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Substance Abuse

Background

Scotland has high levels of drug and alcohol misuse compared to the rest of the UK. While substance misuse affects the whole of Scotland, it particularly affects people living in deprived areas. In 2010/11, there were 10,813 'new' individuals that received a specialist assessment of their drug use and care needs, which equates to a rate of 219 per 100,000 of the Scottish population. Of these:

  • 67% were unemployed.
  • 12% were in paid or unpaid employment (including full time education and training).

In terms of alcohol misuse, it is estimated that in Scotland approximately 1 in 8 men and 1 in 24 women have some degree of alcohol dependence.

Barriers Faced

Substance misusers are a marginalised group and often encounter multiple barriers entering and sustaining employment. These barriers include: 

  • No or low qualifications.
  • Low self-confidence. 
  • Lack of work experience or incomplete work histories.
  • Lack of recent references.
  • Health and mental health problems.
  • Homelessness (or risk of).
  • Criminal background.
  • Perceived or actual discrimination from employers and colleagues.
  • Isolation and lack of social networks.

Policies and Interventions

In April 2009 a joint Framework for Alcohol and Drug Partnerships was launched, signed jointly by Scottish Government, the NHS and COSLA, for delivering action on alcohol and drugs at the local level. The document sets out a framework for local partnerships on alcohol and drugs. It aims to ensure that all bodies involved in tackling alcohol and problem drug use are clear about their responsibilities and their relationships with each other; and to focus activity on the identification, pursuit and achievement of agreed, shared outcomes.

Working for Growth also commits to ensuring that people with drug and alcohol problems are able to access the right services at the right time in order to facilitate their journey towards sustained recovery, self sufficiency and employment. For this reason the Scottish Government has been working, and will continue to work with the DWP in Scotland and local Alcohol and Drug Partnerships to ensure that people seeking help with drug or alcohol problems are always able to receive swift referrals that are appropriate to their needs.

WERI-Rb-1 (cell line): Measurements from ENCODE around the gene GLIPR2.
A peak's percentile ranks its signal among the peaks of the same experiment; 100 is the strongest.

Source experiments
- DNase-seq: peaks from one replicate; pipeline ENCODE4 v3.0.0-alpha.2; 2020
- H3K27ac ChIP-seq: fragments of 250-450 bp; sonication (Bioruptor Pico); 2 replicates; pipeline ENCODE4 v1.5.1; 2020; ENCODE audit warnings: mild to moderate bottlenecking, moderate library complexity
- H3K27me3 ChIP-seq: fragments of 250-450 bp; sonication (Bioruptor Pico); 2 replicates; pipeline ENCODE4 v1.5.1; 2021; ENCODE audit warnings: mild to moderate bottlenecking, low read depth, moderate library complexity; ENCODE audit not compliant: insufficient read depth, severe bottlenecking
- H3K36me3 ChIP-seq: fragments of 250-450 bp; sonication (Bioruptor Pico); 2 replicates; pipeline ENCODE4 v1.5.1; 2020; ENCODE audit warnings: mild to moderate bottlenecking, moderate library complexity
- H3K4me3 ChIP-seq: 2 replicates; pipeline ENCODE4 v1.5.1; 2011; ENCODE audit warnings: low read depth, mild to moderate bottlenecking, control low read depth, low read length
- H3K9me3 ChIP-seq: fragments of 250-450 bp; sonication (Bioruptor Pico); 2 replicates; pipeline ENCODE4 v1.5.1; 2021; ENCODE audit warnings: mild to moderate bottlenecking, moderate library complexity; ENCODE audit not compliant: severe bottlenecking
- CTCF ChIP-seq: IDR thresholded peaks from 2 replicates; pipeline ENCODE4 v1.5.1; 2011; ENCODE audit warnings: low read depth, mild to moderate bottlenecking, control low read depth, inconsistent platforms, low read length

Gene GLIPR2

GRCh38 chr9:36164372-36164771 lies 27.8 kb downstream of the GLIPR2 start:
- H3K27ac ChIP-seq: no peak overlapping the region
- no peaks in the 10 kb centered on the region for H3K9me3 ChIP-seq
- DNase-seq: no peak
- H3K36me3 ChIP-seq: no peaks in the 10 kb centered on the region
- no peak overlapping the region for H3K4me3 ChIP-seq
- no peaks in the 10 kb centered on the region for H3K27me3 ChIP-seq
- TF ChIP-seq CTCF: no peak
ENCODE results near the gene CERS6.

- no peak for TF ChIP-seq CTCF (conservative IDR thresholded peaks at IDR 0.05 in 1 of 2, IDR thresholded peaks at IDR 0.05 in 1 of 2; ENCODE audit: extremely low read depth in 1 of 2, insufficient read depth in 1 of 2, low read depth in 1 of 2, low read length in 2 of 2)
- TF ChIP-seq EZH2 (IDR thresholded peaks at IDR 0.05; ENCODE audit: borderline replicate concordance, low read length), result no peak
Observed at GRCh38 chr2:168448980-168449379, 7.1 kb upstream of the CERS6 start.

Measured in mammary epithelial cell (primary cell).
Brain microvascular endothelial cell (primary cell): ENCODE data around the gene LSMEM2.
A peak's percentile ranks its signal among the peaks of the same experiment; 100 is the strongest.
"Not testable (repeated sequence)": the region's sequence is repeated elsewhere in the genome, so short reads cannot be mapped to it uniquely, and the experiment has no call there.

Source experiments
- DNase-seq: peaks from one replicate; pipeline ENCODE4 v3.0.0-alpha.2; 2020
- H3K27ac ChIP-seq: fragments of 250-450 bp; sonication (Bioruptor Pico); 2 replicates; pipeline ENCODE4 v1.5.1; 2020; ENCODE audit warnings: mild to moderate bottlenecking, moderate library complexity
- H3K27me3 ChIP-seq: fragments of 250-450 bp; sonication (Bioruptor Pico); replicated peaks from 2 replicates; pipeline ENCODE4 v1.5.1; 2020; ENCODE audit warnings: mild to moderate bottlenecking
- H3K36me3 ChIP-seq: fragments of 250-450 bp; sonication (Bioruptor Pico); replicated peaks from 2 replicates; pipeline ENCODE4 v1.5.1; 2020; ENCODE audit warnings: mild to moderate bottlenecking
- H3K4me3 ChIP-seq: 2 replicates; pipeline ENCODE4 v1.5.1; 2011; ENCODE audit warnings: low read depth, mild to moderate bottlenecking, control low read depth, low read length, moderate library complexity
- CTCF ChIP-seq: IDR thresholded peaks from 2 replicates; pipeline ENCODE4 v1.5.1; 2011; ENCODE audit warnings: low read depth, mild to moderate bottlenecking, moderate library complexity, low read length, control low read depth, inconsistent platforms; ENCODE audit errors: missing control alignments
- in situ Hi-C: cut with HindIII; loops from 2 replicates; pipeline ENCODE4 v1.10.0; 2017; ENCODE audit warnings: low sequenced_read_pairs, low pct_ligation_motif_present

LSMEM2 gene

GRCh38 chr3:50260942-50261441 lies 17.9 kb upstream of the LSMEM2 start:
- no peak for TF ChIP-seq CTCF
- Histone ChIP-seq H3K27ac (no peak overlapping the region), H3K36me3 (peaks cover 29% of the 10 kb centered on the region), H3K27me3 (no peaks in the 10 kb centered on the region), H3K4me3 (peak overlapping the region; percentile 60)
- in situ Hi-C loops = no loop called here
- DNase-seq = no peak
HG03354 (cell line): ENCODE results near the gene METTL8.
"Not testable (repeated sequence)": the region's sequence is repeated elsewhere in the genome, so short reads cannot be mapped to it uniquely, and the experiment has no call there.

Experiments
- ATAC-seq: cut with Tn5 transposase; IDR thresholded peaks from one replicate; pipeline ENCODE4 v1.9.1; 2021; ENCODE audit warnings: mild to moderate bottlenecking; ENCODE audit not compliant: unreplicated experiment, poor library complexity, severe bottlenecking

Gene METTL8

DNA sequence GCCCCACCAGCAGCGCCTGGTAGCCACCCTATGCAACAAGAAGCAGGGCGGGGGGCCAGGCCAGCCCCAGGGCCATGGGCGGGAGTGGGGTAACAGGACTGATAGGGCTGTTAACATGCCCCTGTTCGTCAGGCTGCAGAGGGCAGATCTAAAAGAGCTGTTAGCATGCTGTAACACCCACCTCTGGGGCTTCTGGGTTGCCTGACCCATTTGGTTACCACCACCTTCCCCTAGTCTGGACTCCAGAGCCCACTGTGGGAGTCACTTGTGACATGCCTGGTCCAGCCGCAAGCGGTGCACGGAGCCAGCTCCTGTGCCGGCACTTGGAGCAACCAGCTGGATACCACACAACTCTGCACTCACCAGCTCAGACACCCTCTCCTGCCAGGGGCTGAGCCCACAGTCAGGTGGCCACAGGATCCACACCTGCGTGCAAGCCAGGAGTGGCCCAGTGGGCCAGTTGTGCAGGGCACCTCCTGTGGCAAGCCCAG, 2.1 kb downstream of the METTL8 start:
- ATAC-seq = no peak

In addition to simplifying referral routes for these clients and ensuring that staff are educated and confident in dealing with issues of addiction and recovery strong relationships between the relevant staff of the DWP and local addiction services are vital. Crucially, in line with our commitment to person-centred care, the clients should at all times play a central role in the planning of their own treatment and support. At a local level, local partnerships need to continue to give full consideration to the varying needs of people with drug and alcohol problems within their pipelines of support.

In supporting people with substance misuse problems, good practice suggests the need to:

  • Adopt a holistic approach where all agencies work in partnership to support the individual. These include addictions, health, social work, education and employability services.
  • Embed an employability culture within addictions services. Employment, education, access to training and voluntary work are no longer viewed as end point goals for individuals, but as key intermediate goals that will promote longer term stability and give additional focus for interventions working towards recovery;
  • Ensure that employability forms part of their core initial assessment work with service users. 
  • Supported people to remain in employment and training by forging stronger working relationships with training providers, colleges and employers. This helps ensure that if people relapse or struggle to comply with course or employment requirements, then they can immediately be routed back for a review of care and treatment. 

Research

Links